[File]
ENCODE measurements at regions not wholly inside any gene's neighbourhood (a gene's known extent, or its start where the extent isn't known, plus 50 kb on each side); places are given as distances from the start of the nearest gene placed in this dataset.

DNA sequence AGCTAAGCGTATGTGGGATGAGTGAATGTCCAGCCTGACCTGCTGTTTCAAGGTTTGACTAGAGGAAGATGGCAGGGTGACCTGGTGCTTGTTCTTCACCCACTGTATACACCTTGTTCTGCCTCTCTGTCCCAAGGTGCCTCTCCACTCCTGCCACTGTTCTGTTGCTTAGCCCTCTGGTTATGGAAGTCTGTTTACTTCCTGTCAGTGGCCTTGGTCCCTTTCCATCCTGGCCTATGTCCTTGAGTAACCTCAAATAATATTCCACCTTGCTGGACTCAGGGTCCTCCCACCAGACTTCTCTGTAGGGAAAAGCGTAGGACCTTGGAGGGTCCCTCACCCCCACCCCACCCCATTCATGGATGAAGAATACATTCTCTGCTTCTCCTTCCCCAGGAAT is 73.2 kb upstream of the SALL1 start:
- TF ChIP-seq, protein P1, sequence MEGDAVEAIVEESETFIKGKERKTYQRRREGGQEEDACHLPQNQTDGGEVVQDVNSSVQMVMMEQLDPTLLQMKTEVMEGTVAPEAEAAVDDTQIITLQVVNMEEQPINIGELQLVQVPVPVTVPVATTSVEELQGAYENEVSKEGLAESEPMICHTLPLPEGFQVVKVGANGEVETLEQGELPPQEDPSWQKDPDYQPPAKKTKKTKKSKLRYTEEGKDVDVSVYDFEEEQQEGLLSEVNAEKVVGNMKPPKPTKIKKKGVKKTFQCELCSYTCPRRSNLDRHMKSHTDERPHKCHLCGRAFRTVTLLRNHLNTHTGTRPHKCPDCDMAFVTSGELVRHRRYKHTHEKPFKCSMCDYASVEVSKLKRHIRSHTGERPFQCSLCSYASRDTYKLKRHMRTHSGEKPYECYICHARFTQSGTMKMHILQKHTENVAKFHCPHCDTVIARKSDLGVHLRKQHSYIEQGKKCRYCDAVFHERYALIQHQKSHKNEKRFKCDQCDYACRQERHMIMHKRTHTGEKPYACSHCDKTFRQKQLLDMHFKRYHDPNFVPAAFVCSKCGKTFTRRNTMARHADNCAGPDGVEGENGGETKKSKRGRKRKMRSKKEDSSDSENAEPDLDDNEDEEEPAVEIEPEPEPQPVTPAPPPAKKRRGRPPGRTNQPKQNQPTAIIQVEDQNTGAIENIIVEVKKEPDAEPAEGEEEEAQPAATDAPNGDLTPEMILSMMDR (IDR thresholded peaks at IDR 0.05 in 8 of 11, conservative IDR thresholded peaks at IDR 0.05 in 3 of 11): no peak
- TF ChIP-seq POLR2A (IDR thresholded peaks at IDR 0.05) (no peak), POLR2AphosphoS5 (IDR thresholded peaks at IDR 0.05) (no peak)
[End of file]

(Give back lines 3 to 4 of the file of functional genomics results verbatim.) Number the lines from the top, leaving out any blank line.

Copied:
- TF ChIP-seq, protein P1, sequence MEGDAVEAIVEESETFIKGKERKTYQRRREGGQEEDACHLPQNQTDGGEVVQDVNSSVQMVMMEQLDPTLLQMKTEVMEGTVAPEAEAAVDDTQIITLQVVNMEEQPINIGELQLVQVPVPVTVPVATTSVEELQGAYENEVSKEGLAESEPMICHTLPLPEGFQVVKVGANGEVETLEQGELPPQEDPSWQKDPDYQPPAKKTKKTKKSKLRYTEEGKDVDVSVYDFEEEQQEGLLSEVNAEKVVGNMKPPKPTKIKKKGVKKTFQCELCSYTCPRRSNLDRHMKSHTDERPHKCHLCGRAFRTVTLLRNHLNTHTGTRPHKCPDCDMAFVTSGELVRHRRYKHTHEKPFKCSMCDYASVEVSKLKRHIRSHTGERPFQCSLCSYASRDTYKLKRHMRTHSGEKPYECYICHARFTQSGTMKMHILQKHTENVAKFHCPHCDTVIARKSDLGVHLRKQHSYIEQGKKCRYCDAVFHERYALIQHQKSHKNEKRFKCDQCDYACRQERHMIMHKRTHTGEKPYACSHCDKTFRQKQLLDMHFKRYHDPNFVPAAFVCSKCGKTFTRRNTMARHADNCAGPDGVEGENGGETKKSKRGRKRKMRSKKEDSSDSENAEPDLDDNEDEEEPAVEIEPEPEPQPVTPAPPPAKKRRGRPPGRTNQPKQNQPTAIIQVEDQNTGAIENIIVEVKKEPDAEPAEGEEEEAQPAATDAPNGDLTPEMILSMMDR (IDR thresholded peaks at IDR 0.05 in 8 of 11, conservative IDR thresholded peaks at IDR 0.05 in 3 of 11): no peak
- TF ChIP-seq POLR2A (IDR thresholded peaks at IDR 0.05) (no peak), POLR2AphosphoS5 (IDR thresholded peaks at IDR 0.05) (no peak)